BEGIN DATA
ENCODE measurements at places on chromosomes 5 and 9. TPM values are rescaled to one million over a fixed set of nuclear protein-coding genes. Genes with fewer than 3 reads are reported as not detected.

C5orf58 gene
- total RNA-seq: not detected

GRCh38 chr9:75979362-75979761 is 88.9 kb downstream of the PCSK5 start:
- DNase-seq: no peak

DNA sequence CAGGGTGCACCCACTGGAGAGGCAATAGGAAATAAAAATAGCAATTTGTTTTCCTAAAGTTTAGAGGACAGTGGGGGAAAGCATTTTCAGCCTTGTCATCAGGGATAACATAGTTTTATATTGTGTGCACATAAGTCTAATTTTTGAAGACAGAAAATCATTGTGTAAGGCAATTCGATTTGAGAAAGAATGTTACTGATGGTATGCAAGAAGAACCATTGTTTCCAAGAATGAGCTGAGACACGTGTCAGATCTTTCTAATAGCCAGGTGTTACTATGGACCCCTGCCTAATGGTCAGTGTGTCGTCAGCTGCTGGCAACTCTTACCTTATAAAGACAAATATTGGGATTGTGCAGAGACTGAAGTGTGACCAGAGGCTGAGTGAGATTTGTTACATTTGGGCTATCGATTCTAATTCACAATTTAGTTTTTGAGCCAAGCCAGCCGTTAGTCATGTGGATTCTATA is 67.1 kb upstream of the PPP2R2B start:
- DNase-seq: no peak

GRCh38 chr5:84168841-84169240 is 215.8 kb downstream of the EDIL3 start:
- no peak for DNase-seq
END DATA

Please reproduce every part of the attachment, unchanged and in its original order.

ENCODE measurements at places on chromosomes 5 and 9. TPM values are rescaled to one million over a fixed set of nuclear protein-coding genes. Genes with fewer than 3 reads are reported as not detected.

C5orf58 gene
- total RNA-seq: not detected

GRCh38 chr9:75979362-75979761 is 88.9 kb downstream of the PCSK5 start:
- DNase-seq: no peak

DNA sequence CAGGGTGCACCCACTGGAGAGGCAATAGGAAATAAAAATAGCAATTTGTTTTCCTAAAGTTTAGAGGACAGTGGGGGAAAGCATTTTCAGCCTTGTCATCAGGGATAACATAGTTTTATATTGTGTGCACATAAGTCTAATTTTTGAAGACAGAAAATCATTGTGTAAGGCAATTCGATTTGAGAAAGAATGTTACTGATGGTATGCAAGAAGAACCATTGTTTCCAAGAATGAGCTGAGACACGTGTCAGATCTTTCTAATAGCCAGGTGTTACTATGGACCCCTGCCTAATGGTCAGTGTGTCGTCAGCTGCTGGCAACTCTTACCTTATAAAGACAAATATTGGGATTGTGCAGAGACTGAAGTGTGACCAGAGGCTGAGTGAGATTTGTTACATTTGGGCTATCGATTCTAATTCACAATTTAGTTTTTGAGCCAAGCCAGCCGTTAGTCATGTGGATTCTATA is 67.1 kb upstream of the PPP2R2B start:
- DNase-seq: no peak

GRCh38 chr5:84168841-84169240 is 215.8 kb downstream of the EDIL3 start:
- no peak for DNase-seq